A mention in the Napanee Standard of April 7, 1881, led former Deseronto archivist, Ken Brown, on a detective trail to hunt down a published description of ‘Deseronto and its industries’. The article in question appeared in the journal Lumber World, published in Buffalo, New York, in 1881. This publication proved difficult to find, but eventually we established that the Hagley Library in Wilmington, Delaware, held a copy (call number: TS800.L98). This library specialises in collecting the records of American enterprise (and is based on the site of the original DuPont gunpowder factory). The library’s head of imprints, Max Moeller, was incredibly helpful and has furnished the Archives with a digital version of the article.

The article runs to seven pages and is handsomely illustrated with etchings of some of the principal industrial buildings of the town: the saw mill, sash and door factory, flour mill, cedar mill and steamboat wharf. The text is fulsome (verging on the sycophantic) in its praise of the Rathbun company. Here are a few extracts:

The original saw mill has given place to one of immense proportions; extensive machine and blacksmith shops; sash and door factories; cedar mills; flour mills; lines of steam and sailing vessels; commodious and extensive warehouses and docks have been called into being, and, so great has become the importance of Deseronto as a shipping centre, the United States government has established there a Consular Agency. [p.32]

The total number of vessels which sailed from Mill Point (Deseronto) loaded by or for the firm alone, during the season of navigation beginning March 31, 1880 and ending November 20, 1880, was 509, of which 300 cleared for United States, and 209 for Canada ports. This does not include passenger steamers. During the season of navigation it is not an unusual sight to see from fifteen to seventeen vessels loading at the Deseronto docks simultaneously. [p.35]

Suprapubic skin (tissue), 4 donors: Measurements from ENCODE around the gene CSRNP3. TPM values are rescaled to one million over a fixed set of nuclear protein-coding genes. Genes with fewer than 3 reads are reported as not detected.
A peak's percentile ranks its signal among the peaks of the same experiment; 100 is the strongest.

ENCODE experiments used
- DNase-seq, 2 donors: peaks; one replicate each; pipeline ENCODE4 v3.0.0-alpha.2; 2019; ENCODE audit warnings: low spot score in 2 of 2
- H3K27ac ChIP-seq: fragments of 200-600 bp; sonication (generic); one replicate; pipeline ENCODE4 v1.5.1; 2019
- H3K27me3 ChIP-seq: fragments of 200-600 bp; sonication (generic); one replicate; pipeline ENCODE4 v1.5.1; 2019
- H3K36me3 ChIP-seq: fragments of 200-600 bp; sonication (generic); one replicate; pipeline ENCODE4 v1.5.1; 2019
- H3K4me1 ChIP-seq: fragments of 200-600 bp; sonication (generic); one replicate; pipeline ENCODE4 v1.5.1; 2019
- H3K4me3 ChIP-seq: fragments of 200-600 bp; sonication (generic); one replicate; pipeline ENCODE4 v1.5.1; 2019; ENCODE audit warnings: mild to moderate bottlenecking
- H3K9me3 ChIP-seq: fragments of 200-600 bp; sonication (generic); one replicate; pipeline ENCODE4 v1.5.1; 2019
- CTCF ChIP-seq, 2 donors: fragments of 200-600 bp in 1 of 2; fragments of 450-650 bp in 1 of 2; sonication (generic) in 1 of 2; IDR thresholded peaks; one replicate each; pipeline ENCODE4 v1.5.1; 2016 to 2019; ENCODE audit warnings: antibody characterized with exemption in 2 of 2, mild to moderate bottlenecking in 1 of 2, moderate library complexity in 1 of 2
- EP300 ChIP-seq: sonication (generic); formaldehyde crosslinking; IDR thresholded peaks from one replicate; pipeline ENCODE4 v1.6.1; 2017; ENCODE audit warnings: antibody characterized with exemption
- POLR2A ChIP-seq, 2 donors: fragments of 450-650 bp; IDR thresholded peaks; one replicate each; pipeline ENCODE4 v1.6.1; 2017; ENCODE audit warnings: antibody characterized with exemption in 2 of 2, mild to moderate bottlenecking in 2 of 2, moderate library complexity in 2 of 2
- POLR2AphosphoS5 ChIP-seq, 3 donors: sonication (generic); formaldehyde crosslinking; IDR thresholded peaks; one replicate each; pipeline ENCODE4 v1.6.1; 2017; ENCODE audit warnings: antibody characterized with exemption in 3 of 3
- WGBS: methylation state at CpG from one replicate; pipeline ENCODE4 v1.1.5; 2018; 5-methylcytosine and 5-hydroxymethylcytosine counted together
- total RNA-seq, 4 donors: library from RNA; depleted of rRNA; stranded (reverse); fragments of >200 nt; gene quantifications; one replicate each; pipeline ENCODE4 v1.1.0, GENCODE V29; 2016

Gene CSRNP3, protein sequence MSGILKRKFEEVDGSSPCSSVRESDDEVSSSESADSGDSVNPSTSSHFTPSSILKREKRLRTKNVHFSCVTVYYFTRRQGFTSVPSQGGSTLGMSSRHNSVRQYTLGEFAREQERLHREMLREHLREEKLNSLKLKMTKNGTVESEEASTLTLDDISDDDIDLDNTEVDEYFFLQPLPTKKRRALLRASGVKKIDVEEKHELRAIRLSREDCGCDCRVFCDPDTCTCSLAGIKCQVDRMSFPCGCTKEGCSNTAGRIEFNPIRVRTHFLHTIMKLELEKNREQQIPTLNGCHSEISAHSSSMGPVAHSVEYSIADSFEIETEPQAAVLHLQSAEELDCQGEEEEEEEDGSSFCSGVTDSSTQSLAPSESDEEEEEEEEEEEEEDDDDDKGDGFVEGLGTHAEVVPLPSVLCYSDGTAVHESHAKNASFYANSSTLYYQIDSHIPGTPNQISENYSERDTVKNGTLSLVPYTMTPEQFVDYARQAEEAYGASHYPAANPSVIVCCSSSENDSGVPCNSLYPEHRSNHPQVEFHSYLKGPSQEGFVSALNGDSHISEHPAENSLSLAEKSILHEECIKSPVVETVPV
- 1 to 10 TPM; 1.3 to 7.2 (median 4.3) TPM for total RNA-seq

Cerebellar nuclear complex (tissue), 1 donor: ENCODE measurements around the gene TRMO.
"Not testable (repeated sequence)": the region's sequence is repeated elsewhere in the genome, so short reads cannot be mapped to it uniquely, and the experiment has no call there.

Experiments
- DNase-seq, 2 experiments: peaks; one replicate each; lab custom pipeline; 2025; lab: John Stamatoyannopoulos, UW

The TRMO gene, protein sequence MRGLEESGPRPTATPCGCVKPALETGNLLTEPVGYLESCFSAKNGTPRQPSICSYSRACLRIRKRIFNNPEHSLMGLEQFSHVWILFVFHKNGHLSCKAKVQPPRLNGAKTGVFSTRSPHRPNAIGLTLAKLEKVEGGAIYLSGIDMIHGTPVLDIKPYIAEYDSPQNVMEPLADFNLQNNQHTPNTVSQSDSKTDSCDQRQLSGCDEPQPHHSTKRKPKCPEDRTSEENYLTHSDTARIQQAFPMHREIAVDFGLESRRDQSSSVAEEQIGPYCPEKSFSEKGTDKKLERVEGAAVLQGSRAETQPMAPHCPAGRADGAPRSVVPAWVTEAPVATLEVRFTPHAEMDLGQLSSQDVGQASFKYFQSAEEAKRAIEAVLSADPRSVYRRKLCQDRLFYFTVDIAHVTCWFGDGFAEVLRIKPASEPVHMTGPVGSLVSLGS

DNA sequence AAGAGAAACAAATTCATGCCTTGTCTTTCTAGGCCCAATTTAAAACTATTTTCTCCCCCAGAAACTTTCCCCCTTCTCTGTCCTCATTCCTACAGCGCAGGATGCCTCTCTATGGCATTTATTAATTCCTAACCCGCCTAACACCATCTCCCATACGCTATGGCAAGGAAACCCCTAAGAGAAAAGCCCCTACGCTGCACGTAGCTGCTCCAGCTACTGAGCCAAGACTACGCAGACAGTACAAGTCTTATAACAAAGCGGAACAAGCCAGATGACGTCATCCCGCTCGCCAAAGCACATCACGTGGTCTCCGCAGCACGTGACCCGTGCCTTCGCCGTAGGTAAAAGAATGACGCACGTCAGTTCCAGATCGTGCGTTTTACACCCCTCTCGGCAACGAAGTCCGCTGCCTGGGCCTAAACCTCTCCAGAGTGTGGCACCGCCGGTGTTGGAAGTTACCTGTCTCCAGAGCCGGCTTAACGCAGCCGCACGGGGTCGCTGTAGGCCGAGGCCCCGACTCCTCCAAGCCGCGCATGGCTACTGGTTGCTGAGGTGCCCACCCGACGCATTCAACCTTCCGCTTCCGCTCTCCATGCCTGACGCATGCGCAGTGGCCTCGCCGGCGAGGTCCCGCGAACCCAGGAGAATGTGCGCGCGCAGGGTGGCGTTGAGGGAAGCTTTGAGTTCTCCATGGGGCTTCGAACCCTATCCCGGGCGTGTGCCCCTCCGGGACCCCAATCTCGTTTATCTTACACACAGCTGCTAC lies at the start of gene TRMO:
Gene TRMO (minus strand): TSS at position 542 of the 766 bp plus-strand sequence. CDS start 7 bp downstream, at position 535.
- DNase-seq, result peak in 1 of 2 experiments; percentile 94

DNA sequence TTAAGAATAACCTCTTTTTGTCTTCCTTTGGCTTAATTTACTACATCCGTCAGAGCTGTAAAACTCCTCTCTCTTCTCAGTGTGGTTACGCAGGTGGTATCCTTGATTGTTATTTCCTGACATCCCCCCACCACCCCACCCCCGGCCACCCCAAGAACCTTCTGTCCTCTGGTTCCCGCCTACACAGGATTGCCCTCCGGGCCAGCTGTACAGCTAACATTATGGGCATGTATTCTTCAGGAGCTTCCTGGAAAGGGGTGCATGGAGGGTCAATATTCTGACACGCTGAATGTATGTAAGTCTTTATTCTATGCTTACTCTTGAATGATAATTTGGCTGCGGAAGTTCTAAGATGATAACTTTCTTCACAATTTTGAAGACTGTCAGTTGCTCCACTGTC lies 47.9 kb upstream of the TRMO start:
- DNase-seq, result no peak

The firm of H. B. Rathbun & Son is too well known and stands too high in the commercial world, to require commendation at our hands, yet our acknowledgement of an appreciation of the numerous courtesies extended, upon occasions when we have visited their establishments will not be inappropriate. Mr E. W. Rathbun, upon whom has devolved, in a great measure, the direction and management of the vast interests of the firm, has repeatedly demonstrated that courteous demeanor is not incompatible with careful watchfulness and prudence in business affairs, and were we to hazard a guess as to the prime cause of the magical success which has crowned the business career of this firm, we should attribute it in a large degree to the courteous and affable manner in which everyone who has dealings with them is treated. [pp.36-37]

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